Quote

The flap is over two videos of TEDx talks delivered in the UK in January that were summarily removed from TEDx's YouTube channel (TEDx is the brand name for conferences outside the main TED events that are allowed to use the TED trademark, such as TEDxBoston or TEDxBaghdad -- so far, about 5,000 such events have used the name). This amounts only to semi-censorship because the videos were reposted on TED's blog site. Yet the reputations of the two presenters, Rupert Sheldrake and Graham Hancock, were besmirched. In a letter to all the TEDx organizers, Chris Anderson, the head of TED, proposed certain "red flag" topics, among them health hoaxes and the medicinal value of food but also the general area of pseudoscience. The response has been decidedly negative -- scientists don't like the suppression of free thinking -- and among the thousands of comments aired on the Internet, one pointed out that Sheldrake and Hancock spoke at a TEDx conference explicitly dedicated to ideas that challenge mainstream thinking.


http://www.huffingto..._b_3104049.html

More backlash to censorship

http://www.huffingto..._b_3119890.html

Quote


You can see that happening here.  Deepak Chopra et al have no fear of Anderson or TED.  They know that the skeptics have no answer, no legitimate argument; no science to fall back on.  Everyone can march right up to their gates and debate them with only the most feeble responses in return.  Sheldrake and Hancock knew this when they challenged the science board to a debate.  Everyone knows what cards the skeptics hold:  They’ve got nothing.  They can’t give a good explanation of their actions, they can’t debate Sheldrake or even Hancock; they won’t respond to the open letter by Ken Jordan and they have no real answer to Deepak Chopra’s criticism beyond bland corporatese assurances that say all the right things but have no substance at all.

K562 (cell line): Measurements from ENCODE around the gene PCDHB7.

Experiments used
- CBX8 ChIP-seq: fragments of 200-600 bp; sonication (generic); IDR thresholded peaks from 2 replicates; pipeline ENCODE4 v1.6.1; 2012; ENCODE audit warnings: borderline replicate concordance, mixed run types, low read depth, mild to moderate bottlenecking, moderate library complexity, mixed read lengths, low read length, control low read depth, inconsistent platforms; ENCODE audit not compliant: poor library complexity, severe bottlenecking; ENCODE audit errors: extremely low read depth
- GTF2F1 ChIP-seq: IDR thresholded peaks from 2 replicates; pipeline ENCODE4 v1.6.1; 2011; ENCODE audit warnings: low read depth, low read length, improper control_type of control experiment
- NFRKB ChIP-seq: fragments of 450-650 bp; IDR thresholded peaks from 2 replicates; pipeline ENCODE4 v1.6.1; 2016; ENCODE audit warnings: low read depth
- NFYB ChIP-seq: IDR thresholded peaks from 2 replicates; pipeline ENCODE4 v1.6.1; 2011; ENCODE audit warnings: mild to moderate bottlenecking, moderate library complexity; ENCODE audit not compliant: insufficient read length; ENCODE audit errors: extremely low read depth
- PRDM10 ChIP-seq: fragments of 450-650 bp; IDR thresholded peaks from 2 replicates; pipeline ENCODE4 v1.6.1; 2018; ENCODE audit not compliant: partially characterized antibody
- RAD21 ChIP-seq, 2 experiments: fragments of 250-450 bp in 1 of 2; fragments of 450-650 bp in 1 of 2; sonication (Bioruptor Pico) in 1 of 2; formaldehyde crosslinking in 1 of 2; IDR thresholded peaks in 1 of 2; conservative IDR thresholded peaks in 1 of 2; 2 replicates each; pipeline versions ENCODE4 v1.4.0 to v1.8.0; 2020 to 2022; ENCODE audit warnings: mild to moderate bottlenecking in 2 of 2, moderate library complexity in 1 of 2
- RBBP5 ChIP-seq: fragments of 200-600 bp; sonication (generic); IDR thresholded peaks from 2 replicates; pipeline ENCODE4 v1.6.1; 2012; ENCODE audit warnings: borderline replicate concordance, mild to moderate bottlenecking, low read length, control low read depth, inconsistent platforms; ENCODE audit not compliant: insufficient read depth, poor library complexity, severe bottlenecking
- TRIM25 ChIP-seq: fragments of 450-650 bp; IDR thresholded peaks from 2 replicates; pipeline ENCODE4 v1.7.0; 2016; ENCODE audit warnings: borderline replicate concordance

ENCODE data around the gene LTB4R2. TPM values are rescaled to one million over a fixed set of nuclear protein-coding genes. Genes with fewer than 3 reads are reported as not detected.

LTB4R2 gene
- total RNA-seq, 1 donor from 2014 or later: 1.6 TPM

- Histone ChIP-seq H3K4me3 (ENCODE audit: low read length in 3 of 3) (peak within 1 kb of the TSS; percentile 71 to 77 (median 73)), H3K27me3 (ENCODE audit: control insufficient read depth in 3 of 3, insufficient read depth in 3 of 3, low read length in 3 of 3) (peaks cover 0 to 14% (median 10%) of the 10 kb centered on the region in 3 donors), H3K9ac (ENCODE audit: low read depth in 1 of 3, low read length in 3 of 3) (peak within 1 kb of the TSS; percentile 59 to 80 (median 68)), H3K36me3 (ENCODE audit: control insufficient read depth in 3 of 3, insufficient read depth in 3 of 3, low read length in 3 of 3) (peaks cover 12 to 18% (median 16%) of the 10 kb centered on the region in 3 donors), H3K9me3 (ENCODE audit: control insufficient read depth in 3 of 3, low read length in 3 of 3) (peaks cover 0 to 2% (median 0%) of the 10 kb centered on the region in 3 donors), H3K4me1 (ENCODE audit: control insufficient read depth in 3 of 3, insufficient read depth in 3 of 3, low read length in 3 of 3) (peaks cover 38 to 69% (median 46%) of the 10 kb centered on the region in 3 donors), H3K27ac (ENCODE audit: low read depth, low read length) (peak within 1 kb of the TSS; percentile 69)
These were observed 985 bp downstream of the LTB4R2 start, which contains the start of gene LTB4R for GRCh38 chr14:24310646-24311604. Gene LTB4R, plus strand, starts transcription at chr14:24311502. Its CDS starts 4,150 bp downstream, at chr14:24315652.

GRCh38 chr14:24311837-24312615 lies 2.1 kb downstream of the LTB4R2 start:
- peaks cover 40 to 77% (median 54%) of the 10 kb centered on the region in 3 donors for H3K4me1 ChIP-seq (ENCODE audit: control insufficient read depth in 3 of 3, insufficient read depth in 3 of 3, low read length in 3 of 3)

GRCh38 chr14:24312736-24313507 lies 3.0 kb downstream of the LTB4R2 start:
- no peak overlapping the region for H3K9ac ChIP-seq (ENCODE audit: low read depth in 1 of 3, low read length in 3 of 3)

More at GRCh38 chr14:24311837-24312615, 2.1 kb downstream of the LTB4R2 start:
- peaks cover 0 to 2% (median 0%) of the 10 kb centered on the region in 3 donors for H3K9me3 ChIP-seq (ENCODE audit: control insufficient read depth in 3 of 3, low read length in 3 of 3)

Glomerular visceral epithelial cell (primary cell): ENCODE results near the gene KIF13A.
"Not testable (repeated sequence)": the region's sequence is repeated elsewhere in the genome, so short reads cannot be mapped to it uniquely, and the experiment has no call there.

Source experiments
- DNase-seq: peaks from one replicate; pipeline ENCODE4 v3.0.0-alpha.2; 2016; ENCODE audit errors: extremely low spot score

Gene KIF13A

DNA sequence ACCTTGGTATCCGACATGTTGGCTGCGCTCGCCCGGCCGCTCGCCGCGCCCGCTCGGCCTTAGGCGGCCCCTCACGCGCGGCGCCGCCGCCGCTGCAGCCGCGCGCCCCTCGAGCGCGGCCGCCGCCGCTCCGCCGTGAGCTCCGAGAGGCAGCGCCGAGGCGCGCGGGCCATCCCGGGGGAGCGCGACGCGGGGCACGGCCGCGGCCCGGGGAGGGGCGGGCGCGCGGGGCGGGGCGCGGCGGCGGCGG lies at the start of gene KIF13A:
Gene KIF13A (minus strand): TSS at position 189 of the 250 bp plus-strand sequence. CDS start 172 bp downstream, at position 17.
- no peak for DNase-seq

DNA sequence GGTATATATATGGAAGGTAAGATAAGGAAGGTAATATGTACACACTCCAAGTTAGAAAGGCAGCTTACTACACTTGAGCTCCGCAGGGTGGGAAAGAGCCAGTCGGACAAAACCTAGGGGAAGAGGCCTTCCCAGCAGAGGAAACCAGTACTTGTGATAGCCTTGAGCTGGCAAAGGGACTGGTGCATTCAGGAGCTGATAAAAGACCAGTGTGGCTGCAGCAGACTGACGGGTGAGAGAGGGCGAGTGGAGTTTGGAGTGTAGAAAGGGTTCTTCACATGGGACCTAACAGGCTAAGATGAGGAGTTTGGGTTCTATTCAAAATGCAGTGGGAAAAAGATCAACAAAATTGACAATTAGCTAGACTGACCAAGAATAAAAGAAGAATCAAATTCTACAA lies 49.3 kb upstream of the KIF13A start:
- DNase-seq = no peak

http://weilerpsiblog...-down-anderson/

Edited by Seeker79, 07 May 2013 - 01:34 PM.

"I wish neither to possess, Nor to be possessed. I no longer covet paradise, more important, I no longer fear hell. The medicine for my suffering I had within me from the very beginning, but I did not take it. My ailment came from within myself, But I did not observe it until this moment. Now I see that I will never find the light.  Unless, like the candle, I am my own fuel, Consuming myself. "
Bruce Lee-

#9    Emma_Acid

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Posted 08 May 2013 - 10:53 AM

Chopra, Sheldrake and Hancock are known cranks. This doesn't "expose the unscientific militant atheists" in any way.

It demonstrates how much higher a standard of evidence the scientific community demands compared to the pseudo scientific.

The names above do not understand the areas they claim to, and this is a demonstrable fact.

This thread is the same pseudo scientific whinge again and again, we've heard it so many times.

Edited by Emma_Acid, 08 May 2013 - 10:54 AM.

"Science is the least subjective form of deduction" ~ A. Mulder

#10    aquatus1

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Posted 08 May 2013 - 12:03 PM